Last week, with the excitement around Loot, we saw a hint of what the future of NFT gaming might look like. Loot is an unusual “game”: 8,000 bags of items were minted as NFTs and purchased by users, containing “randomized adventurer gear” of different rarities. For example, one “bag” might include a “Gold Ring,” “Divine Robe of Skill,” and a series of other items. However, while the NFT holder “owns” them, there’s not really a purpose for them, yet—it’s a “bottom-up” project where the items are created before the game itself. Very quickly after launch, the community was set in motion: the floor price for a Loot bag jumped to over $20,000, artists began designing the items (some with AI!), and several game developers are beginning to architect Loot’s interplay with the metaverse.
All of this, and more, happened in less than 10 days. A “game” is being built, piece by piece, by a passionate community of Loot holders and supporters. This is a paradigm shift for the industry, one that is quite powerful. This is the first, but certainly not the last, NFT-based game to follow this new model: “community, then game” instead of “game, then community.”
With that in mind, here are some questions that I’ve been thinking about lately:
In the play-to-earn economy, what makes a game good? I worry that the phrase “play-to-earn” can send the wrong message: the earning part should be a byproduct of a fun, well-architected game, not the primary consideration. Games, first and foremost, must have high entertainment value, strong community buy-in, and a plan for long-term sustainability. Without any one of those, it’s difficult for me to imagine an in-game economy accruing durable value. So, while play-to-earn is certainly an exciting idea, it can’t exist on its own: you still need a great game. My bet is that the most fulfilling, engaging games—the types of places that people will spend a lot of time in, which the modern era’s currency—will also have the most vibrant economies.
How does play-to-earn fit into my portfolio? In the case of Axie Infinity, there are a number of ways you can get in on the action: buy an Axie, digital land, the game’s native token, or a piece of a guild like YGG. But each asset is very, very different; buying land in a metaverse-based game, for example, requires time and resources to best develop your property, similar to real estate in the physical world. In addition, betting on the right game is extremely difficult. Unless you’re an avid gamer or an industry insider, it can be very difficult to predict which ones take off and which don’t. To resolve this differential access, new financial instruments, such as Index Coop’s Metaverse Index, could give a wider group of investors access to this exciting asset class.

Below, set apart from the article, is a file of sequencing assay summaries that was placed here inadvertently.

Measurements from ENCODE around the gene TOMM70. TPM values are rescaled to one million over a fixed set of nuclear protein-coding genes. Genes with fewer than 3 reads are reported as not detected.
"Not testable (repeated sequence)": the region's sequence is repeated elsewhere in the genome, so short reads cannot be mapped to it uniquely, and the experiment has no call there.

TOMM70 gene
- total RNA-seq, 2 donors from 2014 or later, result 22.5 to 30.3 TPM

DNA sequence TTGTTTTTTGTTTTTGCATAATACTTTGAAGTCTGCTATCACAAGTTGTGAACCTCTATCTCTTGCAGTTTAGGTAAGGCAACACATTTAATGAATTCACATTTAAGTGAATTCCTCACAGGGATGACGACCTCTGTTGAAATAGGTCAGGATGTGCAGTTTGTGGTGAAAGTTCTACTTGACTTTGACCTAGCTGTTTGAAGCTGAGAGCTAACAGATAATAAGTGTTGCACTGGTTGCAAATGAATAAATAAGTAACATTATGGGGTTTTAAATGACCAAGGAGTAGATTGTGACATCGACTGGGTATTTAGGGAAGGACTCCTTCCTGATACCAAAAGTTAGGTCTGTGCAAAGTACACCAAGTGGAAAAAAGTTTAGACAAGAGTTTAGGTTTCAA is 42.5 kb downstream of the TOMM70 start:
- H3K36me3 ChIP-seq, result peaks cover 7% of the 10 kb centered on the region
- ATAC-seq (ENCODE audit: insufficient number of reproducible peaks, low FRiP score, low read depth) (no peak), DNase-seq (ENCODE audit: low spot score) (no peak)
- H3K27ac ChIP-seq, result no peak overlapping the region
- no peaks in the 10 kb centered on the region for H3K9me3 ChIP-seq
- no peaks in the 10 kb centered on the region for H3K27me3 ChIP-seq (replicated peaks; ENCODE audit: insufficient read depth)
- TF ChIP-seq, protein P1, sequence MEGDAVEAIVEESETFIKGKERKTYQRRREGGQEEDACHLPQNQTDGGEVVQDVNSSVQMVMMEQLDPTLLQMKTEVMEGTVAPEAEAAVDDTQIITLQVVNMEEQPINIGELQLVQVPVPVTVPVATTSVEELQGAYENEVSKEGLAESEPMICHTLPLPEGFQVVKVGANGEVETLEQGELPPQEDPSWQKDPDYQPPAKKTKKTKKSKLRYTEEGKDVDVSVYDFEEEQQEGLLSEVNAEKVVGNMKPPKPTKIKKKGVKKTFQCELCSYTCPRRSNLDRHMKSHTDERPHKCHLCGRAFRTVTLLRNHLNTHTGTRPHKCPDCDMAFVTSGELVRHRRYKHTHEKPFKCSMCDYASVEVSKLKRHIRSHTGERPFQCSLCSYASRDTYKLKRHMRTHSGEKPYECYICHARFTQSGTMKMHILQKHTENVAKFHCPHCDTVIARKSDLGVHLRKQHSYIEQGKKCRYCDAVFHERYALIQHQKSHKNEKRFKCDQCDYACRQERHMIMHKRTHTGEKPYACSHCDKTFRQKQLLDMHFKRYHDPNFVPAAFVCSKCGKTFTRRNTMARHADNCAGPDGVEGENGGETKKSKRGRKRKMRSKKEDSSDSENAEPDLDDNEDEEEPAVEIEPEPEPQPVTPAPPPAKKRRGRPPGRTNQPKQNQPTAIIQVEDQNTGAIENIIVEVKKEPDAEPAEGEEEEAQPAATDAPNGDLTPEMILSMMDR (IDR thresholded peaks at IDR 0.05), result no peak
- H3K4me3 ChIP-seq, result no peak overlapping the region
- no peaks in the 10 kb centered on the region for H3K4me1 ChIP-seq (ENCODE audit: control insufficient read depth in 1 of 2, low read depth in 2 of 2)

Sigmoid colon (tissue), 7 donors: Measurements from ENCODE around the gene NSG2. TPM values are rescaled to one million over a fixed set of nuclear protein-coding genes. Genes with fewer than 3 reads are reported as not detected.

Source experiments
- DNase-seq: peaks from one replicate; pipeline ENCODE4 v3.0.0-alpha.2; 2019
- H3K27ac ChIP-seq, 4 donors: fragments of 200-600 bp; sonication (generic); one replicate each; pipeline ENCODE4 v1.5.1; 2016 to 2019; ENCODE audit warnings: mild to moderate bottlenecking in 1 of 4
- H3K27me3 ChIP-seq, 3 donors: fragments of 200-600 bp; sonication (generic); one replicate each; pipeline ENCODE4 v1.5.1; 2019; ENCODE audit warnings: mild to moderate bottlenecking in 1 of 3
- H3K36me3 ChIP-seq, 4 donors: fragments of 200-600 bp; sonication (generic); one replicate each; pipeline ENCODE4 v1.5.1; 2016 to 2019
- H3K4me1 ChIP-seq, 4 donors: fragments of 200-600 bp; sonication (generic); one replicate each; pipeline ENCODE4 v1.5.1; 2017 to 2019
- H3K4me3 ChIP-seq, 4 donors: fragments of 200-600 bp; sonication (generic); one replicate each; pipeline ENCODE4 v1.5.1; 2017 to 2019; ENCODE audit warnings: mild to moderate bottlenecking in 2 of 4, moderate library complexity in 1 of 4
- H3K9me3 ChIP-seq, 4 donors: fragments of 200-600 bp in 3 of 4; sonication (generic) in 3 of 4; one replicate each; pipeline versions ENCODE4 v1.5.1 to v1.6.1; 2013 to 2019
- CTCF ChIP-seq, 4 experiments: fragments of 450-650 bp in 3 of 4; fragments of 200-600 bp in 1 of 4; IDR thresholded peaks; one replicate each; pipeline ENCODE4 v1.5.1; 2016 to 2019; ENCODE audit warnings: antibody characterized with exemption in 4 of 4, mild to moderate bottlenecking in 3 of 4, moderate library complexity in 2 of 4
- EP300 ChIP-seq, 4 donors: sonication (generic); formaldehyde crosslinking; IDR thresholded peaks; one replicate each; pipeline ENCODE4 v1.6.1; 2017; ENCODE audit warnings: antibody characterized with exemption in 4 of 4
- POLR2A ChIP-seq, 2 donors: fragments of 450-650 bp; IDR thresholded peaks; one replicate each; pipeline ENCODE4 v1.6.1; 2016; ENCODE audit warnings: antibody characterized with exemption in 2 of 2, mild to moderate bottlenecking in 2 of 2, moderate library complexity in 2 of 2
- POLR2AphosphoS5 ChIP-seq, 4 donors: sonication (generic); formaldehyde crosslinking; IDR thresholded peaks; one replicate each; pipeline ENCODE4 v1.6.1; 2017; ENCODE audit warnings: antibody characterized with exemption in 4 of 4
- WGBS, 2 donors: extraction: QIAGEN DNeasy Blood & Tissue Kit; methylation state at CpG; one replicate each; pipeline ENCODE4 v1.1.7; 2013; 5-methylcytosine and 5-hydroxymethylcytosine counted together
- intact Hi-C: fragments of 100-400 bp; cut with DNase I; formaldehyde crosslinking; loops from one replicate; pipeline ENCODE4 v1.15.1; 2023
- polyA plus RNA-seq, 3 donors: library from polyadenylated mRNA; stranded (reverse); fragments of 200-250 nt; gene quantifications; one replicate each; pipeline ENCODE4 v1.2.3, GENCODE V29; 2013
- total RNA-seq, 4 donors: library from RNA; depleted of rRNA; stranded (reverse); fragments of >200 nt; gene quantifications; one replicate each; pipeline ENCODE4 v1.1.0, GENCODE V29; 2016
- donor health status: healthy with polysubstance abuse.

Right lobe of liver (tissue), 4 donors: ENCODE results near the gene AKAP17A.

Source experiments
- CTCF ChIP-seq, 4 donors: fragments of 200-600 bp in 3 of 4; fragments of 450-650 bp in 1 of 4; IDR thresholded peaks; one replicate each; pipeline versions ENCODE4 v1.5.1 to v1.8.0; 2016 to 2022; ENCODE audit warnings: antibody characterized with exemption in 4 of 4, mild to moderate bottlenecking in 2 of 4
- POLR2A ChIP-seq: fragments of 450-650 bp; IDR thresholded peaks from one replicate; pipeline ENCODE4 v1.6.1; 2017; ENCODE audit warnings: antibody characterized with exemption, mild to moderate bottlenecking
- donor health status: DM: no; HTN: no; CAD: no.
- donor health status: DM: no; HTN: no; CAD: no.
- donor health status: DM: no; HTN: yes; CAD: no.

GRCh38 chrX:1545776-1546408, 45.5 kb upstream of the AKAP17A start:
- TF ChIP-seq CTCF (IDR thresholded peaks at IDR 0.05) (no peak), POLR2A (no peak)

What infrastructure will develop around this industry? Yield Guild is exciting because it’s a logical piece of the ecosystem. A central organization that invests in, advocates for, and mobilizes play-to-earners is intuitively compelling, similar to what drew artisans to guilds in the medieval era. What else is this new economy missing? Will play-to-earners develop a union, organized as a DAO, to lobby for more player-friendly revenue splits? Or what about a platform for play-to-earners to get access to basic benefits such as health insurance, the same way that gig-economy workers do? This is an entirely new class of workers, and I hope that builders are starting the build the types of products that will make their lives easier.
The bottom-line: Play-to-earn has been a work-in-progress for a while, but it feels like it has finally arrived. Following Axie Infinity’s absolutely explosive summer and the recent excitement around Yield Guild, play-to-earn is now on the radar of gaming behemoths and crypto thought leaders alike—it will be fascinating to see what projects are built on these strong tailwinds. This is certainly an interesting time to be an investor in the space, but, more broadly, it also marks a shift in the way we think about labor, leisure, and value. It’s definitely a trend you’re going to want to pay attention to.
- Paul V
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Hi, I’m Paul Veradittakit, a Partner at Pantera Capital, one of the oldest and largest institutional investors focused on investing in blockchain companies and cryptocurrencies. I’ve been in the industry since 2014, and the firm invests in equity, early stage token projects, and liquid cryptocurrencies on exchanges. I focus on early-stage investments and share my thoughts on what’s going on in the industry in this weekly newsletter.